Most experts agree that the increase in risk of stroke from oral estrogen (over age 60) has to do with the first pass effect of oral estrogens through the liver. This changes the clotting factors with resultant increased risk of thromboembolic problems, such as stroke. However, other studies have proven that transdermal estrogen does not increase the risk of stroke since they do not have a first pass effect. Thus, the best way to prevent this is by using the transdermal route, such as what is used when bioidentical hormones are used, pellets or creams.

Women can thus benefit from hormone therapy with reassurance but there is a window of opportunity for this. This window is when a woman first enters menopause, if she starts on hormone therapy, she has the best benefit. Women over 60 who then start hormone therapy do not get as much benefit from the disease reducing benefits of hormone therapy. However, all women could benefit from the other benefits of hormone therapy, such as a reduction in hot flashes, mood changes, emotional rollercoasters, vaginal dryness and atrophy. They also may enjoy a better sex life with improved libido and ability for orgasm.

 

References:

[1] Benkhadra, K, et al. “Menopausal Hormone Therapy and Mortality: A Systematic Review and Meta-Analysis.” Cochrane Study. https://endo.confex.com/endo/2015endo/webprogram/Paper20414.html

[2] Davison S, Davis SR. :New markers for cardiovascular disease risk in women: impact of endogenous estrogen status and exogenous postmenopausal hormone therapy”. J Clin Endocrinol Metab. 2003;88(6):2470–2478

[3] Arnal JF, Laurell H, et al. “Estrogen receptor actions on vascular biology and inflammation: implications in vascular pathophysiology”. Climacteric. 2009;12 Suppl 1: 12-17.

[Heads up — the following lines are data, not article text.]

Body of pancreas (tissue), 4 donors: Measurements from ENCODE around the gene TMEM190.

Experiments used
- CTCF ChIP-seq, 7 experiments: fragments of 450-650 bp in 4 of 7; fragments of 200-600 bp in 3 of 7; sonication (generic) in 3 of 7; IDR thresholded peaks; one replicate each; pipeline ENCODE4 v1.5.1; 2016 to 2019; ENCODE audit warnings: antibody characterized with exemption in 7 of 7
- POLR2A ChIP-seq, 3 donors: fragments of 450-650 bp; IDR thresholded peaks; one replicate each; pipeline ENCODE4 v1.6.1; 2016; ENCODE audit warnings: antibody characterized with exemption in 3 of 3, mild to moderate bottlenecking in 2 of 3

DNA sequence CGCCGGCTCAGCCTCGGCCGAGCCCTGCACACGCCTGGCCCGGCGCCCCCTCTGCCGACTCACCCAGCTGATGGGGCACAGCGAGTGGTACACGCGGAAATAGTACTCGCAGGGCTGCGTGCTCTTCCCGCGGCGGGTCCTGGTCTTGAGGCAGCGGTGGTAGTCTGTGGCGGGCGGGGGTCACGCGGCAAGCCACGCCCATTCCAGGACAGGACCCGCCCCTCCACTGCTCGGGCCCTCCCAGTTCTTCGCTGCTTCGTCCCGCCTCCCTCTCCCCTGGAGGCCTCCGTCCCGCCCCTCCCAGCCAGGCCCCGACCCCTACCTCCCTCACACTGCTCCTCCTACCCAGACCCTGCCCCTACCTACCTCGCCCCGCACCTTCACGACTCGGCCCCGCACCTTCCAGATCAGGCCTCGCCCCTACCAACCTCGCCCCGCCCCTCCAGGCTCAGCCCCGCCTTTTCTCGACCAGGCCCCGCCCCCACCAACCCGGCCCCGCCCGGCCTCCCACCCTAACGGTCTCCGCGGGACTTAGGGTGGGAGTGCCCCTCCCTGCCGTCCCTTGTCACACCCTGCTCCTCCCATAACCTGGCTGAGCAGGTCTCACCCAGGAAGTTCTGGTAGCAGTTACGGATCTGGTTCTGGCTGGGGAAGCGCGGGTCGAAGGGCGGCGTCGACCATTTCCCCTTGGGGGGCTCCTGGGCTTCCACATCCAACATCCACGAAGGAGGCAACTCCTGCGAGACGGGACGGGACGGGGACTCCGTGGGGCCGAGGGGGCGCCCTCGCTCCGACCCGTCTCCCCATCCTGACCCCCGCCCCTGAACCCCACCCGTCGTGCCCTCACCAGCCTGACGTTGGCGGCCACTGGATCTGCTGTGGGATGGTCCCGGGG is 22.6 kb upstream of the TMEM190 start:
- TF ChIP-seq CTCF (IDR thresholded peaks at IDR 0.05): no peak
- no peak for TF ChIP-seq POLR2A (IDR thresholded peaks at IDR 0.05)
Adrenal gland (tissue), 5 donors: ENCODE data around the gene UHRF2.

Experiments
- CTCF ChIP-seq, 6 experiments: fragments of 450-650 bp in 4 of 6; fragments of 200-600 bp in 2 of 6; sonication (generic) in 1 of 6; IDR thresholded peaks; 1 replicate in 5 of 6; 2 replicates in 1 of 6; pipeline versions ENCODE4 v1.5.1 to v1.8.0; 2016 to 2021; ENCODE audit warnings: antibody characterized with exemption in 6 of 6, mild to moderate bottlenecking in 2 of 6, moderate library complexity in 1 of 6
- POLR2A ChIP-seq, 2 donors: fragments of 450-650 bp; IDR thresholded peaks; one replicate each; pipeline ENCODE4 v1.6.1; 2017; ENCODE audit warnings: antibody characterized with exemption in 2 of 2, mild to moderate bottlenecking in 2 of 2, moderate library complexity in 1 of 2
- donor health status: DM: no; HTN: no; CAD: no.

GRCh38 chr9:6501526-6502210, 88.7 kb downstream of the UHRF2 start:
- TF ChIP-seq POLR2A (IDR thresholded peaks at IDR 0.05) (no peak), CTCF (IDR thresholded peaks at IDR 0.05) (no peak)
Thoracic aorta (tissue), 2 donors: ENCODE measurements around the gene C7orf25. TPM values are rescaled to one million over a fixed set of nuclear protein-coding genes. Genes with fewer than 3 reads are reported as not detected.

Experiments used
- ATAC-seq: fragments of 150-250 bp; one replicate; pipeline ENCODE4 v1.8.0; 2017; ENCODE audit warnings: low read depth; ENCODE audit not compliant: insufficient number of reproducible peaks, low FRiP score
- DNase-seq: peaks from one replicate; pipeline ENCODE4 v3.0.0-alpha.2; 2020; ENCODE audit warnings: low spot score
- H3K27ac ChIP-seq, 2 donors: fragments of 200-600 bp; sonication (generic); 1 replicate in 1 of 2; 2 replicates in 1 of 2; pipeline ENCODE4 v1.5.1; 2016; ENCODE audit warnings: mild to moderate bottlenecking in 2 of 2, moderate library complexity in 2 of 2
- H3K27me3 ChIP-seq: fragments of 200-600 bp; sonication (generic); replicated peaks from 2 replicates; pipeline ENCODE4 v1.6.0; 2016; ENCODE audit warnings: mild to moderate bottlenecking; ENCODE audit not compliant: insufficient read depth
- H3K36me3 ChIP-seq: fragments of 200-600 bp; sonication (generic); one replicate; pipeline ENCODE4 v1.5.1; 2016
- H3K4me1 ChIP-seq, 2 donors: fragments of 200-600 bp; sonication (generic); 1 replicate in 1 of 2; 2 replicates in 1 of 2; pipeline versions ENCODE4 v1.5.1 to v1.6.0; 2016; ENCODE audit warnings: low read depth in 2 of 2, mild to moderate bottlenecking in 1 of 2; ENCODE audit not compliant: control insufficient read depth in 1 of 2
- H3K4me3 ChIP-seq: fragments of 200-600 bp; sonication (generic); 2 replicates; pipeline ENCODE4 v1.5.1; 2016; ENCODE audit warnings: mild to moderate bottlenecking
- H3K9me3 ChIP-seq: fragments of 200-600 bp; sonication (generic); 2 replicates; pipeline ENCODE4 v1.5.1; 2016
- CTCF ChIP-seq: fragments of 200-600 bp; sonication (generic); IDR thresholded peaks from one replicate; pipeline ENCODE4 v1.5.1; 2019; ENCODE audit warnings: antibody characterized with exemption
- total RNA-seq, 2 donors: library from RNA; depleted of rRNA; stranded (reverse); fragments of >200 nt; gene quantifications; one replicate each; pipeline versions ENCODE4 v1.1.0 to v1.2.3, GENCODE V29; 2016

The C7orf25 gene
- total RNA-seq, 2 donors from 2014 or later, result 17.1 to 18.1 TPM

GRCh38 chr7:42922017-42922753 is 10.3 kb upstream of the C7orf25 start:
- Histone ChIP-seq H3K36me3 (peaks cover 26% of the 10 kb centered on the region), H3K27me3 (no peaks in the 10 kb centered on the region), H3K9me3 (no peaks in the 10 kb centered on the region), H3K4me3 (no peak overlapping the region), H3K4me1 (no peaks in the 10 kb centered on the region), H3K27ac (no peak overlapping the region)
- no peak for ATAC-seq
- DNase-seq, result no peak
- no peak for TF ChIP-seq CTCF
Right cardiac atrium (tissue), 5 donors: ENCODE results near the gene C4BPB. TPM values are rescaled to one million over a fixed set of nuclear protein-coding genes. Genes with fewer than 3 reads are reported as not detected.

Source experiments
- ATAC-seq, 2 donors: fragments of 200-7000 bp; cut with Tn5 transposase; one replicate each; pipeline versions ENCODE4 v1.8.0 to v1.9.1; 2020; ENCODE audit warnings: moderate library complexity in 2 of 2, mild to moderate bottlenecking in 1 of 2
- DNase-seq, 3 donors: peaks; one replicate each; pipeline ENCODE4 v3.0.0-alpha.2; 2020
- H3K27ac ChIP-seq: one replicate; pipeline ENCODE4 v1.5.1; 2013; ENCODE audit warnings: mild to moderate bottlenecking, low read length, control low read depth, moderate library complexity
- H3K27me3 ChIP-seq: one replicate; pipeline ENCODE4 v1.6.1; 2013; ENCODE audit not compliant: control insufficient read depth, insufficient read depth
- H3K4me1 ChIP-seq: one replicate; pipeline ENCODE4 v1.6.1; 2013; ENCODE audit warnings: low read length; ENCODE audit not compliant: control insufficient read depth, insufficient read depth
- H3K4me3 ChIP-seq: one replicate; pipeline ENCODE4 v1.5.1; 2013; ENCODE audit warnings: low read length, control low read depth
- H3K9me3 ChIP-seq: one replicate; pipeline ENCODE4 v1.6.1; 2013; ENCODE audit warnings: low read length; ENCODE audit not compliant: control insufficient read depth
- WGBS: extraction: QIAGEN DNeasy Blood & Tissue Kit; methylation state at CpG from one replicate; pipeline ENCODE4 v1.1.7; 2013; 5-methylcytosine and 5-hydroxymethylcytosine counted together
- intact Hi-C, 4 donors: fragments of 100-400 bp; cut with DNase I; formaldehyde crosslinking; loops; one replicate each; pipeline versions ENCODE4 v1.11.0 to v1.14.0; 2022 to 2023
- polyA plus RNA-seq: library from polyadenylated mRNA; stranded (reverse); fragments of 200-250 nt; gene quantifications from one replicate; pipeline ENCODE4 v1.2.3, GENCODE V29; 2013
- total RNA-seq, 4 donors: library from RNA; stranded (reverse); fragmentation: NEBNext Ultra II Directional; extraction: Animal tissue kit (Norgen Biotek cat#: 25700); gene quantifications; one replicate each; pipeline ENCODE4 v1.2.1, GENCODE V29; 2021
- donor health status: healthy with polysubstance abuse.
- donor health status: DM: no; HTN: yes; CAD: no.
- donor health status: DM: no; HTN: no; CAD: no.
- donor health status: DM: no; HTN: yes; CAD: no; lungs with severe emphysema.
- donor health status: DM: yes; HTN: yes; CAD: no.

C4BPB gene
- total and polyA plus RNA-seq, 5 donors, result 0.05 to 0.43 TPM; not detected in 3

[4] Gambacciani M , Vacca F. “Postmenopausal osteoporosis and hormone replacement therapy”. Minerva Med. 2004 Dec;95(6):507-20.

[5] Vest RS, Pike CJ. “Gender, sex steroid hormones, and Alzheimer’s disease”. Horm Behav. 2013 Feb;63(2):301-7.

[6] Gouras GK, Xu H, Gross RS, et al. “Testosterone reduces neuronal secretion of Alzheimer’s beta-amyloid peptides”. Proc Natl Acad Sci USA. 2000 Feb;97(3):1202-05.

[7] Sarrel PM, et al. :”The mortality toll of estrogen avoidance: An analysis of excess deaths among hysterectomized women aged 50 to 59 years”. Am J Public Health. 2013 Jul 18.

[8] Salpeter SR, et. Al. “Bayesian meta-analysis of hormone therapy and mortality in younger postmenopausal women”. Am J Med. 2009 Nov;122(11):1016-22

[9] Hogervorst E , Matthews FE, Brayne C. :Are optimal levels of testosterone associated with better cognitive function in healthy older women and men?” Biochim Biophys Acta. 2010 Oct;1800(10):1145-52

[10] Moffat SD , et al. “Longitudinal assessment of serum free testosterone concentration predicts memory performance and cognitive status in elderly men”. J Clin Endocrinol Metab. 2002 Nov;87(11):5001-7.

[11] Barrett-Connor E 1, Goodman-Gruen D, Patay B. “Endogenous sex hormones and cognitive function in older men”. J Clin Endocrinol Metab. 1999 Oct;84(10):3681-5